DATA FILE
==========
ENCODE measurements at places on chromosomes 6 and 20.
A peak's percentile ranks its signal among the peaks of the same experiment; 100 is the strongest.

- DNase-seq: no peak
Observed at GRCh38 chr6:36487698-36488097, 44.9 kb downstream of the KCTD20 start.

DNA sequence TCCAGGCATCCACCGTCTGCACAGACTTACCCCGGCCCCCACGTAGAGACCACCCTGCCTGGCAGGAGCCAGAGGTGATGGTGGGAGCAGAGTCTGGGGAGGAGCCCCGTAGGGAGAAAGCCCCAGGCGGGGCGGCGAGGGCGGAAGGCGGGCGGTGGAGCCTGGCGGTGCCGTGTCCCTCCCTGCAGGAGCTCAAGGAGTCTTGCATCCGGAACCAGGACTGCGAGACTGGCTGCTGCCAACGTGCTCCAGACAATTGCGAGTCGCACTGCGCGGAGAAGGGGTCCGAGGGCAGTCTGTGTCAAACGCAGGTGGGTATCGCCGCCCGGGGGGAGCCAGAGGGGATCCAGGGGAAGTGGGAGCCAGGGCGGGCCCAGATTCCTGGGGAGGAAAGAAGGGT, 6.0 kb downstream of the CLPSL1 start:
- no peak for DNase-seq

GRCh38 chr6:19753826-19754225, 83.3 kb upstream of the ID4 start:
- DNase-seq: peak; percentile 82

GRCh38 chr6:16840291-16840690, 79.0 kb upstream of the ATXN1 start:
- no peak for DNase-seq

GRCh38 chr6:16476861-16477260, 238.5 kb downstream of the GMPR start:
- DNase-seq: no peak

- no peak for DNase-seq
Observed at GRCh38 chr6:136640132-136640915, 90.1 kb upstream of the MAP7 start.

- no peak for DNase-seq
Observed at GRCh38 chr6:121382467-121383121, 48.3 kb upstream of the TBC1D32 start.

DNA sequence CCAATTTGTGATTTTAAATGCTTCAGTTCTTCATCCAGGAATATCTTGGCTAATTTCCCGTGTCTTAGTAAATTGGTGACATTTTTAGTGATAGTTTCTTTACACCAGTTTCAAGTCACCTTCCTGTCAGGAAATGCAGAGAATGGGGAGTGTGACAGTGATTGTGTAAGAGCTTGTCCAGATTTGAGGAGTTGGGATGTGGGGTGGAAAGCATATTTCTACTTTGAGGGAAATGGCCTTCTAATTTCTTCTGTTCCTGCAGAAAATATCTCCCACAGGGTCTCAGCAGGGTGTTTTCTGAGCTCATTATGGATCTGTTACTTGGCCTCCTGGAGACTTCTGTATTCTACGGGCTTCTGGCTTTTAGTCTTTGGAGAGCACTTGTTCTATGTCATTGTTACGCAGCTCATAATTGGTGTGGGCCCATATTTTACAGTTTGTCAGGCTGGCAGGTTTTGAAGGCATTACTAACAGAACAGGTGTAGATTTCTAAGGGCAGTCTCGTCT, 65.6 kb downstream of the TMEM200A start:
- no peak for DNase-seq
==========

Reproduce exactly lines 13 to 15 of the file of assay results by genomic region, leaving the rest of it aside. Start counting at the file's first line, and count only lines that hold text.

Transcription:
- no peak for DNase-seq
Observed at GRCh38 chr6:136640132-136640915, 90.1 kb upstream of the MAP7 start.

- no peak for DNase-seq